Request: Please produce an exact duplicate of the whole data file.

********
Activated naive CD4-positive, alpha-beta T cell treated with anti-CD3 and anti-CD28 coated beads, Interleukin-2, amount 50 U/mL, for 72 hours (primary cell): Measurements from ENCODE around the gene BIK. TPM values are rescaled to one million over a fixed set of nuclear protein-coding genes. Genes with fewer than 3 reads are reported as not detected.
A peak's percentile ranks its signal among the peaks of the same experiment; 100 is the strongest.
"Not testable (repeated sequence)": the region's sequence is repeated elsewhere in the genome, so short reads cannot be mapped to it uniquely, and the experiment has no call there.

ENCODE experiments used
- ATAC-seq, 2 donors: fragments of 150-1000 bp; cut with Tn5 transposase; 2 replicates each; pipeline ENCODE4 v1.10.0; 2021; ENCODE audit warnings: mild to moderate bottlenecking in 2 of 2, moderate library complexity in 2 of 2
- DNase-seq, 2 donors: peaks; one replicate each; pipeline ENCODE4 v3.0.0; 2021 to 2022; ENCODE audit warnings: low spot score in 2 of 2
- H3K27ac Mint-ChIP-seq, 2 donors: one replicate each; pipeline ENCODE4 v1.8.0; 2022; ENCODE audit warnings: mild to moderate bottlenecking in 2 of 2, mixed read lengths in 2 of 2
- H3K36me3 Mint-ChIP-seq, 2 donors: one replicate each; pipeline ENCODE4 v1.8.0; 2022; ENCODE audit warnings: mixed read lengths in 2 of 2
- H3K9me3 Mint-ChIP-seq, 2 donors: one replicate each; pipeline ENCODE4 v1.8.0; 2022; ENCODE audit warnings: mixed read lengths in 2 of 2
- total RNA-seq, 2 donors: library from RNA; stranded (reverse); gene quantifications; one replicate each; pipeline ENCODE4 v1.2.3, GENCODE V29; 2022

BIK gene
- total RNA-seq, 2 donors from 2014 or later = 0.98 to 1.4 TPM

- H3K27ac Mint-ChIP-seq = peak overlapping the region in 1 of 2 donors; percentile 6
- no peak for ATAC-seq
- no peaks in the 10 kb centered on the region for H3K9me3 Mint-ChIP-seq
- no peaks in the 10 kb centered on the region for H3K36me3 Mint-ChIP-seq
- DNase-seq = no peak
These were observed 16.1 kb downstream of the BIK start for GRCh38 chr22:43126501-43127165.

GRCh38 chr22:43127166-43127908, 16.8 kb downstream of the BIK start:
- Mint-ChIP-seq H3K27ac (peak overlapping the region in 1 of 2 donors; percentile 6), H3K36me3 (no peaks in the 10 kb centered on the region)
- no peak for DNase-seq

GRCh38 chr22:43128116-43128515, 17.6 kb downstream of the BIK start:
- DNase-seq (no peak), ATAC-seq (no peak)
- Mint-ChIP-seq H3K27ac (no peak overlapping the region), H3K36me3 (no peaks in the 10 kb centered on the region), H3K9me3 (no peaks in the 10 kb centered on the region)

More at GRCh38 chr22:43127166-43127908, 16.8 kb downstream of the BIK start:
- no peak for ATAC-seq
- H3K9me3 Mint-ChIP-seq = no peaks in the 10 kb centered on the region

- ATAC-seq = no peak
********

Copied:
Activated naive CD4-positive, alpha-beta T cell treated with anti-CD3 and anti-CD28 coated beads, Interleukin-2, amount 50 U/mL, for 72 hours (primary cell): Measurements from ENCODE around the gene BIK. TPM values are rescaled to one million over a fixed set of nuclear protein-coding genes. Genes with fewer than 3 reads are reported as not detected.
A peak's percentile ranks its signal among the peaks of the same experiment; 100 is the strongest.
"Not testable (repeated sequence)": the region's sequence is repeated elsewhere in the genome, so short reads cannot be mapped to it uniquely, and the experiment has no call there.

ENCODE experiments used
- ATAC-seq, 2 donors: fragments of 150-1000 bp; cut with Tn5 transposase; 2 replicates each; pipeline ENCODE4 v1.10.0; 2021; ENCODE audit warnings: mild to moderate bottlenecking in 2 of 2, moderate library complexity in 2 of 2
- DNase-seq, 2 donors: peaks; one replicate each; pipeline ENCODE4 v3.0.0; 2021 to 2022; ENCODE audit warnings: low spot score in 2 of 2
- H3K27ac Mint-ChIP-seq, 2 donors: one replicate each; pipeline ENCODE4 v1.8.0; 2022; ENCODE audit warnings: mild to moderate bottlenecking in 2 of 2, mixed read lengths in 2 of 2
- H3K36me3 Mint-ChIP-seq, 2 donors: one replicate each; pipeline ENCODE4 v1.8.0; 2022; ENCODE audit warnings: mixed read lengths in 2 of 2
- H3K9me3 Mint-ChIP-seq, 2 donors: one replicate each; pipeline ENCODE4 v1.8.0; 2022; ENCODE audit warnings: mixed read lengths in 2 of 2
- total RNA-seq, 2 donors: library from RNA; stranded (reverse); gene quantifications; one replicate each; pipeline ENCODE4 v1.2.3, GENCODE V29; 2022

BIK gene
- total RNA-seq, 2 donors from 2014 or later = 0.98 to 1.4 TPM

- H3K27ac Mint-ChIP-seq = peak overlapping the region in 1 of 2 donors; percentile 6
- no peak for ATAC-seq
- no peaks in the 10 kb centered on the region for H3K9me3 Mint-ChIP-seq
- no peaks in the 10 kb centered on the region for H3K36me3 Mint-ChIP-seq
- DNase-seq = no peak
These were observed 16.1 kb downstream of the BIK start for GRCh38 chr22:43126501-43127165.

GRCh38 chr22:43127166-43127908, 16.8 kb downstream of the BIK start:
- Mint-ChIP-seq H3K27ac (peak overlapping the region in 1 of 2 donors; percentile 6), H3K36me3 (no peaks in the 10 kb centered on the region)
- no peak for DNase-seq

GRCh38 chr22:43128116-43128515, 17.6 kb downstream of the BIK start:
- DNase-seq (no peak), ATAC-seq (no peak)
- Mint-ChIP-seq H3K27ac (no peak overlapping the region), H3K36me3 (no peaks in the 10 kb centered on the region), H3K9me3 (no peaks in the 10 kb centered on the region)

More at GRCh38 chr22:43127166-43127908, 16.8 kb downstream of the BIK start:
- no peak for ATAC-seq
- H3K9me3 Mint-ChIP-seq = no peaks in the 10 kb centered on the region

- ATAC-seq = no peak